This is the full clip which incorporates ‘The Insider’ and the follow up piece in studio about how banks can use your information to sell you things. The majority of people open accounts to keep money safe and to make payments, not to be sold products or have their data used to target them for a sales pitch, we talk about the best way to defend yourself from this.
The Central Bank, Consumer Protection Code, states that all financial services providers must provide a potential customer with a written statement of why the product or service they are recommending is most suited to you.
This is called a “Reason Why” letter, also sometimes called a “Suitability statement”. This letter must state why the recommended product or service meets your requirements, that you are likely to be able to afford it and it is in line with your attitude to risk.
The letter or statement must be given to you before you accept the product or service. The financial provider will give you a copy and keep the same on file, (you might also be asked to sign this statement)
In layman’s terms this letter / document is your comfort blanket that your financial adviser has recommended a product that best suits your needs and you can afford same.
Banks take money from depositors, lend it to borrowers and keep the difference between what they pay the depositors and what they lend at, this is the most basic model of banking, and it’s called ‘financial intermediation’.
This doesn’t mean anybody else couldn’t do something similar if they had money and wanted to lend it to another person, the whole idea of letting banks do it is ease of use, that they have risk taking ability, and some indemnity because unless huge tranches of the loans they do go bad you don’t lose your money, on a one to one basis you only need one bad loan to have 100% losses.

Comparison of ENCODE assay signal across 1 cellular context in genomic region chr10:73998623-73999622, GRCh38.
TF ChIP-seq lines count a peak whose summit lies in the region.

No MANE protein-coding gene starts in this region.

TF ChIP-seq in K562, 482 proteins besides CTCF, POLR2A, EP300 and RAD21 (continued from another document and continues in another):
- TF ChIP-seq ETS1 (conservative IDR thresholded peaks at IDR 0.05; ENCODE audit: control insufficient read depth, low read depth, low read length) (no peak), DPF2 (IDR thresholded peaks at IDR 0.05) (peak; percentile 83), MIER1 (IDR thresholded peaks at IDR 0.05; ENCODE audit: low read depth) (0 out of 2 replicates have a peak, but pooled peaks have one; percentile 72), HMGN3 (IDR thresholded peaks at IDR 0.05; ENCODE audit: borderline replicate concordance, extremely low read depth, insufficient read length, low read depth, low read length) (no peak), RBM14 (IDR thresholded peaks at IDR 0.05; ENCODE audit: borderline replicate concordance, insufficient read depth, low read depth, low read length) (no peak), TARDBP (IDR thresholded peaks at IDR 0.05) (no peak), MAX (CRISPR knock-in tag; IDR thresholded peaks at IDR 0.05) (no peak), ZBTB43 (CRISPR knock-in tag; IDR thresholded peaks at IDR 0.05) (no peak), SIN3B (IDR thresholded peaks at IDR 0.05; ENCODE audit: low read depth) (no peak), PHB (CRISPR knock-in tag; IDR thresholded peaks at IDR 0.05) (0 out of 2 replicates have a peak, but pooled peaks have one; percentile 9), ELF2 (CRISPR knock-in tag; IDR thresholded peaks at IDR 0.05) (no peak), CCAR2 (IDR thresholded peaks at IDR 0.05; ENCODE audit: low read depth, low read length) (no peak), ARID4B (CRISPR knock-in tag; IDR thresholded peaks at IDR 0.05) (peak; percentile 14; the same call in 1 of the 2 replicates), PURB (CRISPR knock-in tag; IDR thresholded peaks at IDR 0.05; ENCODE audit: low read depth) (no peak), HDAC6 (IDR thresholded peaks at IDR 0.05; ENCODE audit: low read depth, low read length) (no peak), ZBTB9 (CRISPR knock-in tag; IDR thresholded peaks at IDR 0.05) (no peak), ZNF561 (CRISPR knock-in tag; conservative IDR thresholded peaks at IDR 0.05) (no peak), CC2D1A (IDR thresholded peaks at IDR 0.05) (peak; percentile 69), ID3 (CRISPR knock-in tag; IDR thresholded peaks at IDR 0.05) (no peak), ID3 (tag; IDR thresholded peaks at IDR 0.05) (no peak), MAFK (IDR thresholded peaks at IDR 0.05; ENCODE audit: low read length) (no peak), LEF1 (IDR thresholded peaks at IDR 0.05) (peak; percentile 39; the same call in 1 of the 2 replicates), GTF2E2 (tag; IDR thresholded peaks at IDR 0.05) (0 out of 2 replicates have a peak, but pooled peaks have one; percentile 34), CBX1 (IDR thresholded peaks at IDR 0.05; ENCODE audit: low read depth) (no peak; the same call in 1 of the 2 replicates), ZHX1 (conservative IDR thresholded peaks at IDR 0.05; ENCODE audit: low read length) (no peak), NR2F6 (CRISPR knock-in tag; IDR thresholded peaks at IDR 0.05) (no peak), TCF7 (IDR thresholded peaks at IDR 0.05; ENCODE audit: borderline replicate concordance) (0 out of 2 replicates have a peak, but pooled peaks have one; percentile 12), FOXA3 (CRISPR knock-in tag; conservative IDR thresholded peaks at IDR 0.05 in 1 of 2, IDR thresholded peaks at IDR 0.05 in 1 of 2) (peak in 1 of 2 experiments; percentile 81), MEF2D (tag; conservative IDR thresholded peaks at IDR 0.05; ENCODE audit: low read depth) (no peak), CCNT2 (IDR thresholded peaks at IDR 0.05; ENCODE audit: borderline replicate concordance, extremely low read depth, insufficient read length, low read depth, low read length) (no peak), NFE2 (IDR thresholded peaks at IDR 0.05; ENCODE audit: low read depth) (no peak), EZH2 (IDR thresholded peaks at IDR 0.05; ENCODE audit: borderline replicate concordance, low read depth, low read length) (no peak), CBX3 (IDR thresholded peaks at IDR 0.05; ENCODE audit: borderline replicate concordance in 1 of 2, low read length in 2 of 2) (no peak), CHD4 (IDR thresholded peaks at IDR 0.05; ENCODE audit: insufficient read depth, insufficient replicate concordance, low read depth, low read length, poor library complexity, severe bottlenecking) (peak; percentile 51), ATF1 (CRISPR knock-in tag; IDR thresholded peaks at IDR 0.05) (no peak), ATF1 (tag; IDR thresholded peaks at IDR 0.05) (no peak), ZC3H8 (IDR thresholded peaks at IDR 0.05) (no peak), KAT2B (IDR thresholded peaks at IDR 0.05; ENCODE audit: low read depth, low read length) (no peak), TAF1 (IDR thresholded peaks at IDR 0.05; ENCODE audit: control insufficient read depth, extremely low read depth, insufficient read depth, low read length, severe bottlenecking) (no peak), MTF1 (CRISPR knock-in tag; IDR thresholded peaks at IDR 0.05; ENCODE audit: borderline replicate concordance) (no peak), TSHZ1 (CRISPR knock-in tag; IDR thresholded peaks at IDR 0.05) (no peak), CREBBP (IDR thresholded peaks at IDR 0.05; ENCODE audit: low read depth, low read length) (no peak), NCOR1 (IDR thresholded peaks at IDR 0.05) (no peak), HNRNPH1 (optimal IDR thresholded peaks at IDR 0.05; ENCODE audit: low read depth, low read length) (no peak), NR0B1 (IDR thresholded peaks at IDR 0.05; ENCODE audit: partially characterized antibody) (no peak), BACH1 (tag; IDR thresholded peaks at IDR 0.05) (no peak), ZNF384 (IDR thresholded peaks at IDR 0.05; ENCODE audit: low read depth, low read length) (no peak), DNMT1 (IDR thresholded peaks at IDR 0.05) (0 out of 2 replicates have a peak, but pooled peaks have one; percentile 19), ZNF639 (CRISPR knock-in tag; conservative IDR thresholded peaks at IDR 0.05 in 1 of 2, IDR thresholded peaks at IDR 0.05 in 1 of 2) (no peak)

It is sometimes a risk worth considering. Take for instance if you have a family member who has substantial money and they want to help out a relative. Depending on the type of relationship they can’t ‘gift’ them the money, nor may they want to, but they can lend them the money.
Doing this means you have to …
I have no doubt that as we keep pushing more and more money into the system to keep the ship afloat that it may prove to be inflationary, but how much and when? We already saw the hawks point towards rising oil and gold prices as evidence but then those commodities have come back from their highs – perhaps there is a degree of speculation at play, or the fundamentals changed as prices rose, it is easy to suppose, difficult to factually nail down.
The idea that inflation is always and everywhere a monetary phenomena is a famous Milton Friedman quote, but there is a difference at play now versus the way things worked in the past in terms of how the timing might work.
When money was ‘real’ (backed by precious metals), debasement had a very immediate effect, and once it became apparent people would take money out of circulation and have it re-minted elsewhere; that is why ‘sterling silver’ has that name, because British sterling was considered to be of a high quality, the …